US 20030105887 A1
An integration server includes a predefined, fixed system API that pre-defines the low level interfaces between software applications. The process for integrating these application programs comprises initializing an integration administrator; defining operations and operation resources for transactions between a client and target application programs; configuring an integration server to accept transactions from the client application program via client code and from the target application via a solution server code; configuring the client code consistent with a client application interface and a predetermined integration server API, and solution server code consistent with a target application interface and the integration server API; and deploying the client code and solution server code. In operation, client code creates an operation object including at least one dataset at a first program using a predetermined integration API; submits the operation object to an integration server; processes the operation object to create a further request object including said dataset, and forwards the request object to a solution program; and processes the request object by the solution program to extract the dataset, forward the dataset for processing at a second program according to functionality associated the operation object, and return a response.
1. An integration code for use in facilitating integration of plural application programs having different APIs, said integration code comprising a set of predetermined and fixed processes operable as a common API between said plural application programs.
2. The integration code of
3. The integration code of
4. The integration code of
5. The integration code of
6. A method for operating transactions between programs having different APIs which are at least partially incompatible, comprising:
a. creating an operation object including at least one dataset at a first program using a predetermined integration API;
b. submitting the operation object to an integration server;
c. processing the operation object to create a further request object including said dataset, and forwarding the request object to a solution program;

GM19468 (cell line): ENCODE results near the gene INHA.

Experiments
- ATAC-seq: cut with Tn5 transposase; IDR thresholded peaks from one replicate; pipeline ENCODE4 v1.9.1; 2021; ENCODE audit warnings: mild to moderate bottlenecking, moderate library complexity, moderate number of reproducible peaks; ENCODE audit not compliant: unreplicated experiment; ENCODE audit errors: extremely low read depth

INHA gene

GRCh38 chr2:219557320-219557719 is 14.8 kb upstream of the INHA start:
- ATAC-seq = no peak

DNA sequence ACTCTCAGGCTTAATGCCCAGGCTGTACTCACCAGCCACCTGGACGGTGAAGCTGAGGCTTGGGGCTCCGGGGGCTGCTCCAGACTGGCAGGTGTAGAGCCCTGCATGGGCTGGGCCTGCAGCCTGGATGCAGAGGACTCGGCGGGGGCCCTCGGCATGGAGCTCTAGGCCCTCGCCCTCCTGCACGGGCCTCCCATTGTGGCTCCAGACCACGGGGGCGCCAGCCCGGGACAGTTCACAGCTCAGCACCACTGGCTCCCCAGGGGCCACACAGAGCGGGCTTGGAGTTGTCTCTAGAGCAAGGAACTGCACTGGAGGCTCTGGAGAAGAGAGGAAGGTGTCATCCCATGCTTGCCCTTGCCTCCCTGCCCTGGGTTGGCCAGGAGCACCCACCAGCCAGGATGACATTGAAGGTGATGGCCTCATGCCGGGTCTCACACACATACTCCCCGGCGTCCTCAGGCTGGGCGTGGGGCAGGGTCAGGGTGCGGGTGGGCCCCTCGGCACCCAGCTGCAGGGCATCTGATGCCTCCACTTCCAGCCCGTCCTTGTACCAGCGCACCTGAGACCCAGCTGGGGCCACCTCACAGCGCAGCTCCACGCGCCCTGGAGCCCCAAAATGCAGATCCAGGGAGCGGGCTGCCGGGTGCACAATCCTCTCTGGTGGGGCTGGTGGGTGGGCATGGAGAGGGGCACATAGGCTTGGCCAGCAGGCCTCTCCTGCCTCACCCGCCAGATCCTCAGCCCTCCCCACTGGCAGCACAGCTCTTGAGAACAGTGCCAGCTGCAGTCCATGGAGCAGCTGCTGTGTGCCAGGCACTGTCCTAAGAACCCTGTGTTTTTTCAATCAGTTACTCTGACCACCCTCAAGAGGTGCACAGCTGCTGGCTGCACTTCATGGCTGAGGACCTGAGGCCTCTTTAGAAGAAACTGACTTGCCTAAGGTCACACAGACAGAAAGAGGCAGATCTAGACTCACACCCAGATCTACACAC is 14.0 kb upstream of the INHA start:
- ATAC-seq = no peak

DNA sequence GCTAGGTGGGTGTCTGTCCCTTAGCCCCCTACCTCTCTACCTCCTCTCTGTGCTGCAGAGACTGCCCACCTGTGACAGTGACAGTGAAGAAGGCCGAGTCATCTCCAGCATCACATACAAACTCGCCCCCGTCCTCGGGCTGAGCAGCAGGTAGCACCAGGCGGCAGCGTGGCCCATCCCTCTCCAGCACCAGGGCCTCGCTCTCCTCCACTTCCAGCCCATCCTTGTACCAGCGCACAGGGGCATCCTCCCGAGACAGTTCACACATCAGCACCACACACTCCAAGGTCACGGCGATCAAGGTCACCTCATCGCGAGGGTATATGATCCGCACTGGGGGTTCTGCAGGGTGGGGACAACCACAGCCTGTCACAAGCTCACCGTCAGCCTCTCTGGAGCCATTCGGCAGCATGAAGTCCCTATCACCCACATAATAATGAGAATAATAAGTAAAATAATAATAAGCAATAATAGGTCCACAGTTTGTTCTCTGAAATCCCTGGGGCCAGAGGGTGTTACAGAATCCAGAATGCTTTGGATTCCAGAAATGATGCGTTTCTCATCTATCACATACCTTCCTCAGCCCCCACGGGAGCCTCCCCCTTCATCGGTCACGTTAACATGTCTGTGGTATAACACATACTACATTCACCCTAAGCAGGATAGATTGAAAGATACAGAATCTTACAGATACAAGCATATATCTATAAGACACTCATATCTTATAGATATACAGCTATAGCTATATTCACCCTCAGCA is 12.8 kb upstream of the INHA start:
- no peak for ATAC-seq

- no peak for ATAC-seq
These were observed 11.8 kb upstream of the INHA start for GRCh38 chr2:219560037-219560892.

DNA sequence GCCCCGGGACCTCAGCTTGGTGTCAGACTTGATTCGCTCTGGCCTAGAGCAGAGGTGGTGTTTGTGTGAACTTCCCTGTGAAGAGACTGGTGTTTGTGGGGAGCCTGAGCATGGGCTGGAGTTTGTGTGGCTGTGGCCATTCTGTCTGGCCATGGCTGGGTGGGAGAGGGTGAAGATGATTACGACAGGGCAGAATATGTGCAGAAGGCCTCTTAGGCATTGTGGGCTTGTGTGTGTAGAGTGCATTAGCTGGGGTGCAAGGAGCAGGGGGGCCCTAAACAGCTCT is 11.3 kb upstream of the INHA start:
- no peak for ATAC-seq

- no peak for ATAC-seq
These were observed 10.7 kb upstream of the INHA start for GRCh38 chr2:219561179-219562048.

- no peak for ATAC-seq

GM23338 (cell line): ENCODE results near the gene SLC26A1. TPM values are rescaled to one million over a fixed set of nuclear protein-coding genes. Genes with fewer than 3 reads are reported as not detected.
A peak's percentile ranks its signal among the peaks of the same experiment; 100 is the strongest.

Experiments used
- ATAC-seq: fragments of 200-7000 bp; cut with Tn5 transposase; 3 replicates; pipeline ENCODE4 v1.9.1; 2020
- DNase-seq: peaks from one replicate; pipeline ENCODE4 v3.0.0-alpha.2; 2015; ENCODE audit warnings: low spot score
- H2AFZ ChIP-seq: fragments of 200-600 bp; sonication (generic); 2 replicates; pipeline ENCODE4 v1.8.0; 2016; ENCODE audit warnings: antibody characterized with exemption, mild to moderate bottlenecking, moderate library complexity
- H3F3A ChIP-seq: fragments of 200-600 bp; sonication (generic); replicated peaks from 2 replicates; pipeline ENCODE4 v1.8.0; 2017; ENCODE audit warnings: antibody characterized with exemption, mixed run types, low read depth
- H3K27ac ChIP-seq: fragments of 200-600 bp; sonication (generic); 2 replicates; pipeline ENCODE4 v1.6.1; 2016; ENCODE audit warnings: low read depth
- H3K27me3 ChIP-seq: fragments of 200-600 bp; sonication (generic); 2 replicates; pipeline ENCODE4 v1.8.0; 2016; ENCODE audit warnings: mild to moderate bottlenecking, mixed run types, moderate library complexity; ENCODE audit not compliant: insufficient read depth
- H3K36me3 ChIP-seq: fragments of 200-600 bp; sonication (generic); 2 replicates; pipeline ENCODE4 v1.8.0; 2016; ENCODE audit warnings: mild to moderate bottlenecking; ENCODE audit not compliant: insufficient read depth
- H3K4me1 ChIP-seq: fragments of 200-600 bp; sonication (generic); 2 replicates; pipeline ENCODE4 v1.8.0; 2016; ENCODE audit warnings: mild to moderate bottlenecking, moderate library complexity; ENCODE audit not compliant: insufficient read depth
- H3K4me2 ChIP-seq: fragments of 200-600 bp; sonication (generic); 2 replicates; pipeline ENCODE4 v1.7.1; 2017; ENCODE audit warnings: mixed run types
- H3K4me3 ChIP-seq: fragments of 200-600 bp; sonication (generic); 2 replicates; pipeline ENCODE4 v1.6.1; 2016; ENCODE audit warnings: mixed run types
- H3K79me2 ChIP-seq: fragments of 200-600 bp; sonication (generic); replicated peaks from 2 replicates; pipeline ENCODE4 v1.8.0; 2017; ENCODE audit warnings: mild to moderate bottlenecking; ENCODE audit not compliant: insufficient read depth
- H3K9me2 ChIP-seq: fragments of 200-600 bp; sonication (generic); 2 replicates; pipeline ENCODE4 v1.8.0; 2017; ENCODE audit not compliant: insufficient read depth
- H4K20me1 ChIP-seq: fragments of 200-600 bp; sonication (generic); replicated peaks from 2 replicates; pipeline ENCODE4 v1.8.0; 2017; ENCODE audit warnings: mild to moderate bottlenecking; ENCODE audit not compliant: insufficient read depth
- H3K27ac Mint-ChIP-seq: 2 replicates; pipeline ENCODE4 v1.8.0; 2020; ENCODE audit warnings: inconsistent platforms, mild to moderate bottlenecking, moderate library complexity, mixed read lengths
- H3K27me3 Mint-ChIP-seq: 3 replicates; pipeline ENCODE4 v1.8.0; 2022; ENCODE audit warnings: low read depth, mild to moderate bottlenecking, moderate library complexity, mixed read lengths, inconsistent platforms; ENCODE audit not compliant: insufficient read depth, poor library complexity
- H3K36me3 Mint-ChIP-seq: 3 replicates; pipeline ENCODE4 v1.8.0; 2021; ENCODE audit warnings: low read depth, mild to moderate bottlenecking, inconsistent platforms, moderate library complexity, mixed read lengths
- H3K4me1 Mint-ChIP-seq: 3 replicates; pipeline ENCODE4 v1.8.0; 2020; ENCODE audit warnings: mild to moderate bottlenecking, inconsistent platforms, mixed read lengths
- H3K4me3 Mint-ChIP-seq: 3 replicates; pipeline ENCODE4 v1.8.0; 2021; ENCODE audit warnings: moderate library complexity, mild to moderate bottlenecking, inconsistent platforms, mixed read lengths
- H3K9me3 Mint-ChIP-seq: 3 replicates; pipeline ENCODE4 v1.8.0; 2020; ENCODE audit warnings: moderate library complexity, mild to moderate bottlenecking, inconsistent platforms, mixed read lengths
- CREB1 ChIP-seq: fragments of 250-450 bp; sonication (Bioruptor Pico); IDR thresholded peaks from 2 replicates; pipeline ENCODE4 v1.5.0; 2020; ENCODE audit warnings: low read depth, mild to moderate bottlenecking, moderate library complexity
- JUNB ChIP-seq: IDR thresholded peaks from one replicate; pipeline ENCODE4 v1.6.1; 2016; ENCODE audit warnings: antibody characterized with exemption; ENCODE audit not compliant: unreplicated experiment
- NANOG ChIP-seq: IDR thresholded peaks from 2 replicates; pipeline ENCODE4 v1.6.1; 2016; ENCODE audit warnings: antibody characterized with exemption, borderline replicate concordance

d. processing the request object by the solution program to extract the dataset and forward the dataset for processing at a second program according to functionality associated the operation object.
7. The method of
e. the solution program forming a response object including a response dataset from the second program;
f. processing the response object by the integration server and forwarding the response dataset to the first program.
8. The method of
9. The method of
10. The method of
11. A system for operating transactions between programs having different APIs which are at least partially incompatible, comprising:
an integration server having a predetermined and fixed API;
a first application having associated client code operably configured to create operations consistent with said API;
a second application having solution code operably configured to process data from said operations consistent with said API.
12. The system of
13. The system of
14. The system of
15. A process for integrating application programs having application interfaces which are at least partially incompatible, comprising:
a. initializing an integration administrator;
b. defining operations and operation resources for transactions between a client and target application programs;
c. configuring an integration server to accept transactions from the client application program via client code and from the target application via a solution server code;
d. configuring the client code consistent with a client application interface and a predetermined integration server API, and solution server code consistent with a target application interface and the integration server API;
e. deploying the client code and solution server code.
16. The process of
17. The process of
18. A process for providing single-user-action implementation of security, comprising:
a. initializing an integration administrator operable to define operations consistent with a predetermined integration server API including an operation class, the integration administrator comprising a user interface have at least one selectable item associated with a predefined set of security parameters;
b. receiving a single user input selecting a first selectable item associated with a first predefined set of security parameters; and
c. automatically deploying security functionality so said operations are created and processed according to the type of security associated with said predefined set of security parameters.
19. The process of
20. The process of
 This application is related (a) as a continuation in part to U.S. application Ser. No. 09/997,942, filed on Dec. 13, 2001, and (b) as a non-provisional application continuing in part from U.S. provisional application no. ______, entitled Method and System for Integration of Software Applications filed on Sep. 16, 2002, and by the same inventor as this application, both of which applications are fully incorporated herein by reference for all purposes.